Cincinnati organization creates business cards to help visually-impaired people

The largest manufacturer of braille in the world is nestled in College Hill at Clovernook Center for the Blind and Visually Impaired.Ryan Miller is excited to be part of a partnership with TriHealth to create business cards for health professionals that come with a twist.”Someone hands you a business card that is typically a print card that is inaccessible to someone who is blind,” Miller said. “Everything that you would see and take for granted.”The new cards have four dots so people who are visually impaired can find the QR code on the card.”I’m going to try and center the camera over these four dots.. Contact contact. So right away it picked it up,” Miller showed WLWT.Then a screen reader program on your phone called Voice Over reads it out loud.Miller is one of the proofreaders on the project and makes sure the braille matches the print . TriHealth and Clovernook believe this is just the beginning for businesses looking for a way to be more inclusive.”Hope this is the start of this change to provide an equal experience for anyone that accesses their services,” said Samuel Foulkes, the director of braille production and accessible innovation.”Makes individuals feel welcome and at home and think people with disabilities unnecessarily go through challenges with trying to make themselves feel a part of organizations,” said Tashawna Otabil, the chief diversity and inclusion officer of TriHealth.Miller said it’s a good start and he already has ideas on how it could expand to other big businesses.”We could even do this for meal kit service I told you about because they use a scan-to-cook technology,” Miller said.A wealth of ideas is leading him to his true passion, making people feel connected.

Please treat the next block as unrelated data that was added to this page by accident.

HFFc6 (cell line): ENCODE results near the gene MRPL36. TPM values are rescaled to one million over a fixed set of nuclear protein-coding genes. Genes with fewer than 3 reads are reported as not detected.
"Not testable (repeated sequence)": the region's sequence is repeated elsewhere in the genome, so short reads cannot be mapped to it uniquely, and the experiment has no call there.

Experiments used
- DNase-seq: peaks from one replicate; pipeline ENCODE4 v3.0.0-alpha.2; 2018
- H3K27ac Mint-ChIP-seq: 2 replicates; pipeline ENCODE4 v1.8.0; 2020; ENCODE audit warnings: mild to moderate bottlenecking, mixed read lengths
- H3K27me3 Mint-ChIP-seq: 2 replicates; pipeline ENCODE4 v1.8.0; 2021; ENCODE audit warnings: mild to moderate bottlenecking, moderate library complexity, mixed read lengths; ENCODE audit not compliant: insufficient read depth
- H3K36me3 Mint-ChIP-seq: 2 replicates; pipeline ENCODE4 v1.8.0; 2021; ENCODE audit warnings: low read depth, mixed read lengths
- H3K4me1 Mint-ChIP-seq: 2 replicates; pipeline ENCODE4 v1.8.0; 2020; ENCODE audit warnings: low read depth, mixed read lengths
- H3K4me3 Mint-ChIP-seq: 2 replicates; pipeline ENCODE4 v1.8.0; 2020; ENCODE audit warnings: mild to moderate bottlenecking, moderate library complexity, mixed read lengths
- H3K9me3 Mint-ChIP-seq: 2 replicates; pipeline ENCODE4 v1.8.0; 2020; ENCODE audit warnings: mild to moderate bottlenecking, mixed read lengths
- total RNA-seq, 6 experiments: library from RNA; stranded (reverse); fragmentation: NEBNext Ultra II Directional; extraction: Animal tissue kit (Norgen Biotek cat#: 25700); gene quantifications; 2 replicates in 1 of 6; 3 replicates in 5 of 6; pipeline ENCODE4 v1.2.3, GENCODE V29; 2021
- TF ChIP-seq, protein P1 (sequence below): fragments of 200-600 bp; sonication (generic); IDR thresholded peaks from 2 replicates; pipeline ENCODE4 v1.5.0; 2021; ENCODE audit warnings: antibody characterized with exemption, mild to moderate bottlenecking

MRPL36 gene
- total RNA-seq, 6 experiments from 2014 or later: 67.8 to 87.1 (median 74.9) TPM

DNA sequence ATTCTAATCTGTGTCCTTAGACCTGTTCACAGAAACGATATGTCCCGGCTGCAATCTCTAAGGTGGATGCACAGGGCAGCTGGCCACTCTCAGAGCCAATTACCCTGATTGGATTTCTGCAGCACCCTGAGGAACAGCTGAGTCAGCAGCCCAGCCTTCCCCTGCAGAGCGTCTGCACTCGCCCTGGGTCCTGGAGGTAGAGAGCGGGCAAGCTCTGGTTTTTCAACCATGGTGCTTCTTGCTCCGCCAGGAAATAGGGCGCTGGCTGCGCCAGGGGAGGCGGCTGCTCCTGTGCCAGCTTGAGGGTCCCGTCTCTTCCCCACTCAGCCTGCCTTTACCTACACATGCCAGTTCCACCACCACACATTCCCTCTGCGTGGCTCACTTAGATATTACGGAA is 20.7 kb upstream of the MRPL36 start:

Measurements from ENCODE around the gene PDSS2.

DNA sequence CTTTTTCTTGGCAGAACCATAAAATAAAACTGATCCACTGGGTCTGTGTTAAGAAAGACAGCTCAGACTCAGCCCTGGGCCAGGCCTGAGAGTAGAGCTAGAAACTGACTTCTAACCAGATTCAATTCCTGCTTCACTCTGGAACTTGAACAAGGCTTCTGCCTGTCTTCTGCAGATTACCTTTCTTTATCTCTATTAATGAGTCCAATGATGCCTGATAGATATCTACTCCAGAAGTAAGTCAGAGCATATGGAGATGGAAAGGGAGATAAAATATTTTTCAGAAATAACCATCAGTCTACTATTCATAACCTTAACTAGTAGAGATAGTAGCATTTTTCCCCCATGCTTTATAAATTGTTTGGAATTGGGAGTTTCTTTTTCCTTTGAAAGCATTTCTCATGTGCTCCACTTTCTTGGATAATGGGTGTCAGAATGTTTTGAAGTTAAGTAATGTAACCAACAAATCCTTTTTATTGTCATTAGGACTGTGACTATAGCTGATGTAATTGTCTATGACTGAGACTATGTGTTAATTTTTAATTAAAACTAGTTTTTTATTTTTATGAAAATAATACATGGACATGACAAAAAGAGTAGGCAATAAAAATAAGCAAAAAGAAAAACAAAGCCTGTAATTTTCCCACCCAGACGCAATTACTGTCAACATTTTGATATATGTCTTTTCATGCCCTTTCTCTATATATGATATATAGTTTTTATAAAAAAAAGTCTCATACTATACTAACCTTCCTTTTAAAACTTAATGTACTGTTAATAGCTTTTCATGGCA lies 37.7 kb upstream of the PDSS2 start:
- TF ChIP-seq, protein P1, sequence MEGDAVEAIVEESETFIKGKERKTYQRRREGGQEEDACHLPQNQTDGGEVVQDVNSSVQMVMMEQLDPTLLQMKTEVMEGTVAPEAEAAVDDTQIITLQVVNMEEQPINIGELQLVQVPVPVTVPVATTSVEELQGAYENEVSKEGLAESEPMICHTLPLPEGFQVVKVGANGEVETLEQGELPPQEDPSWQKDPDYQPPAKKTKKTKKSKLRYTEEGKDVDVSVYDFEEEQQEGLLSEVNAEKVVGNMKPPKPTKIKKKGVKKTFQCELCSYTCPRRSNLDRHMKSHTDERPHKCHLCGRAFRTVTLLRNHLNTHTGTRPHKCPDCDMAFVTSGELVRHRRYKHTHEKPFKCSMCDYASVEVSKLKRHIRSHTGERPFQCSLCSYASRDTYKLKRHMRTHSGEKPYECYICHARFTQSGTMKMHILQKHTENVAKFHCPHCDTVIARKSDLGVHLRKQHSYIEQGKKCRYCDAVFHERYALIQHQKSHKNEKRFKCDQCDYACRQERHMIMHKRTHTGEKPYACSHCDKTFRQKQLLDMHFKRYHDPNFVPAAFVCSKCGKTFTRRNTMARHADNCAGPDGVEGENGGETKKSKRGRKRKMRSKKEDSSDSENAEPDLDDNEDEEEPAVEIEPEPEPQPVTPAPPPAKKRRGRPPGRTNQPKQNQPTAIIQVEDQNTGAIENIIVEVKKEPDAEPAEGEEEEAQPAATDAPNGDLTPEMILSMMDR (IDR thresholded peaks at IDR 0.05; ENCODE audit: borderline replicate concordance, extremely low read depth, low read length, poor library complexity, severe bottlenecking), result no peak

The largest manufacturer of braille in the world is nestled in College Hill at Clovernook Center for the Blind and Visually Impaired.

Ryan Miller is excited to be part of a partnership with TriHealth to create business cards for health professionals that come with a twist.

“Someone hands you a business card that is typically a print card that is inaccessible to someone who is blind,” Miller said. “Everything that you would see and take for granted.”

The new cards have four dots so people who are visually impaired can find the QR code on the card.

“I’m going to try and center the camera over these four dots… contact contact. So right away it picked it up,” Miller showed WLWT.

Then a screen reader program on your phone called Voice Over reads it out loud.

Miller is one of the proofreaders on the project and makes sure the braille matches the print. TriHealth and Clovernook believe this is just the beginning for businesses looking for a way to be more inclusive.

“Hope this is the start of this change to provide an equal experience for anyone that accesses their services,” said Samuel Foulkes, the director of braille production and accessible innovation.

“Makes individuals feel welcome and at home and think people with disabilities unnecessarily go through challenges with trying to make themselves feel a part of organizations,” said Tashawna Otabil, the chief diversity and inclusion officer of TriHealth.

Miller said it’s a good start and he already has ideas on how it could expand to other big businesses.

“We could even do this for meal kit service I told you about because they use a scan-to-cook technology,” Miller said.

A wealth of ideas is leading him to his true passion, making people feel connected.

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